Sunday, 23 December 2012

Carless in London ... almost

The chap who maintains my car came round this evening to find out what was causing the engine warning light to come on. He attached a suitcase-sized diagnostic computer to the electronics interface port (whatever happened to just listening to the engine?), pressed a number of buttons ... and waited. After a couple of minutes he pressed another couple of buttons ... and waited again. This process of button pressing and waiting continued for nearly twenty minutes, at which point he announced that the fault was an engine misfire.

Another, smaller diagnostic computer was then attached in place of the original one, and this confirmed the diagnosis. It even 'generated' a fault reference, and once this had been entered into a database program that was installed on a laptop computer that the mechanic had brought with him he announced that the fault was ... an engine misfire.

All the electronic gadgetry had done was to confirm that there was a problem with the engine, but not what was causing the misfire. In the end – and after some discussion – the mechanic has advised me not to drive my car until he has had the opportunity to check each individual cable in the ignition system. As this will take him some time (the odds on him finding the fault in the first cable are about as good as my chances of winning the National Lottery!) it looks as if my wife and I will have to rely on her car to get about over the next few days ... assuming, of course, that her car's battery does not go flat again.

Now where did I put my Freedom Pass?

6 comments:

  1. I've had that warning light come on in several cars. Usually it was due to an over enthusiastic sensor but on the most recent occasion a £200 electronic component was giving notice. It took my specialist 15 minutes to replace it.... With the correct electronic fault code reader it should be easy to diagnose.

    ReplyDelete
  2. Tim Gow,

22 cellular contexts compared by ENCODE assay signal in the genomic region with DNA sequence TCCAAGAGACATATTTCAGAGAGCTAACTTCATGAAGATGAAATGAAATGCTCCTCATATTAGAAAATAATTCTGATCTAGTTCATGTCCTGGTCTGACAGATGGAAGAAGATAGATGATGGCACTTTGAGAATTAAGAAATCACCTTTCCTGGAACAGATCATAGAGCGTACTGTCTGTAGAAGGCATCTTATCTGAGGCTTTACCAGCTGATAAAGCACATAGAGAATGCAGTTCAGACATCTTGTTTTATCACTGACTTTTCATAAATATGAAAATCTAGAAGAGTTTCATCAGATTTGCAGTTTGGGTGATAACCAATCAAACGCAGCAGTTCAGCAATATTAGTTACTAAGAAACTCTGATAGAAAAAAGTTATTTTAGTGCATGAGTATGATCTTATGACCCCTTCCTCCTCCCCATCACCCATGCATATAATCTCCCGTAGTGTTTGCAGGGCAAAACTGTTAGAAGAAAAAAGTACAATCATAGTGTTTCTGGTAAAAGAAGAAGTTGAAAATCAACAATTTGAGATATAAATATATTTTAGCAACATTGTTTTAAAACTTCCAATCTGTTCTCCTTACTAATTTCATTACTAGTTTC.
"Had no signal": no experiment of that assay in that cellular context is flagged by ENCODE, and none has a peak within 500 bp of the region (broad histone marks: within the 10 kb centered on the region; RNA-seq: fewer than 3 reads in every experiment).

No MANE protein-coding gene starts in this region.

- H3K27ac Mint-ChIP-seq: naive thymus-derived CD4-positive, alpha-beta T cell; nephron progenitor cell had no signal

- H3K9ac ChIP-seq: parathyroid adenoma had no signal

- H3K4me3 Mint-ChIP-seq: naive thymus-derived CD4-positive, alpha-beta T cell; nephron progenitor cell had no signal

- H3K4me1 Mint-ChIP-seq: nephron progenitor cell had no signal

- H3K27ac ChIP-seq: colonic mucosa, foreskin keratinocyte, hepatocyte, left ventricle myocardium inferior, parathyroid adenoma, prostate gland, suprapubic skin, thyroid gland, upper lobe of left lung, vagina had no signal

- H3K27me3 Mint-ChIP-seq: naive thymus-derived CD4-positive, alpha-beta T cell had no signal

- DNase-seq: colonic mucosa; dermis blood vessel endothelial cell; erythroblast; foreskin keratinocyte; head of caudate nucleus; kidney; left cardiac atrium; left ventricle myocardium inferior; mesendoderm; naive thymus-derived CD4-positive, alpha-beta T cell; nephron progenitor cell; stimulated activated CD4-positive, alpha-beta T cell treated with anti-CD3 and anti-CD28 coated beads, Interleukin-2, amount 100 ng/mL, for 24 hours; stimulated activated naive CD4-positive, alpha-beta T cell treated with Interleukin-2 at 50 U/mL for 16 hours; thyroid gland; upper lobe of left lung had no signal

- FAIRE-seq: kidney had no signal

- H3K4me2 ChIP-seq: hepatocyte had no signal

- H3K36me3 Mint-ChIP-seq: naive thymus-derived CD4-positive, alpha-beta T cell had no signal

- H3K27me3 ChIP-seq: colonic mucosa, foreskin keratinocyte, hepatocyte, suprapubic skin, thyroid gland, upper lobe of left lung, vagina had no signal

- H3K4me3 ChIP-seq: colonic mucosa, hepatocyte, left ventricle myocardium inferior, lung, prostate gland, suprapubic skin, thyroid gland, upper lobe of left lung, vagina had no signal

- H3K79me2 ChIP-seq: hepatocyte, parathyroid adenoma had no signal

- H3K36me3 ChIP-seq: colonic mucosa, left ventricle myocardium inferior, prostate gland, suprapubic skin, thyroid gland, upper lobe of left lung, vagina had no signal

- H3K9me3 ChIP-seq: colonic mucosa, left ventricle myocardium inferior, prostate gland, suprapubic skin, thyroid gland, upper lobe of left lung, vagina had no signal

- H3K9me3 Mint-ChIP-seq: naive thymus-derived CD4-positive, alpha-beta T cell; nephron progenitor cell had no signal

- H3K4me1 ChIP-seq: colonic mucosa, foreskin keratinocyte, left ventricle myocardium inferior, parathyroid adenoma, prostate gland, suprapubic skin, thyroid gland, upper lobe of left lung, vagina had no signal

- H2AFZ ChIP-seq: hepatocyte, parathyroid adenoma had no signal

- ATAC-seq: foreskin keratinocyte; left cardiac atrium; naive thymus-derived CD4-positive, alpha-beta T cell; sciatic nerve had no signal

The engine has been a bit 'lumpy' when cold or when operating at low revs for the past couple of days, and I was about to contact my mechanic when the warning light came on.

    The problem with the fault code reader is that the code number it gave did not identify what was causing the actual fault other than to state that it was an engine misfire. The electronic bits and pieces were all set up for my make and model of car, but the readout was not very helpful … hence the use of the smaller diagnostic computer to try to gain more information as to the cause.

    The engine is a standard Zetec engine, and I understand that a common fault with this type of engine is related to the ignition cables suffering from minor breaks and/or cracks after so many years of service. My mechanic suspects that this is the cause of the intermittent misfire, and further testing will hopefully identify or isolate the problem.

    All the best,

    Bob

    ReplyDelete
  3. I miss the good old days when all a mechanic needed was a pair of pliers a screw driver and a lump hammer.
    The other 2 were to remove pieces so you could give the engine a good whack with the lump hammer. Usually worked a treat. LOL

    ReplyDelete
  4. Redtroop,

    I was able to do most of the basic repairs and maintenance on my first car (an Austin A40!) with little more than a set of scanners, a couple of screwdrivers, and a pair of pliers. Now I look under the bonnet ... and don't even know what some of the things in the engine compartment do.

    Oh for the good old days!

    All the best,

    Bob

    ReplyDelete
  5. This sounds similar to a "You've got a poorly foot". I'm not allowed to use lump hammers anymore :O(

    Regards, Chris

    ReplyDelete
  6. Chris Kemp,

    It turned out that the expensive diagnostic computer had not been properly programmed. It has been now ... and it identified the problem in seconds. I now have a new ignition coil and set of ignition cables (which were fitted very quickly) and my car now purrs along better than it has for months.

    That said, I still preferred cars that I could fix myself ... although I never had to use a lump hammer. (Is it true that all Ladas came with one as part of their in-car tool kit?)

    All the best,

    Bob

    ReplyDelete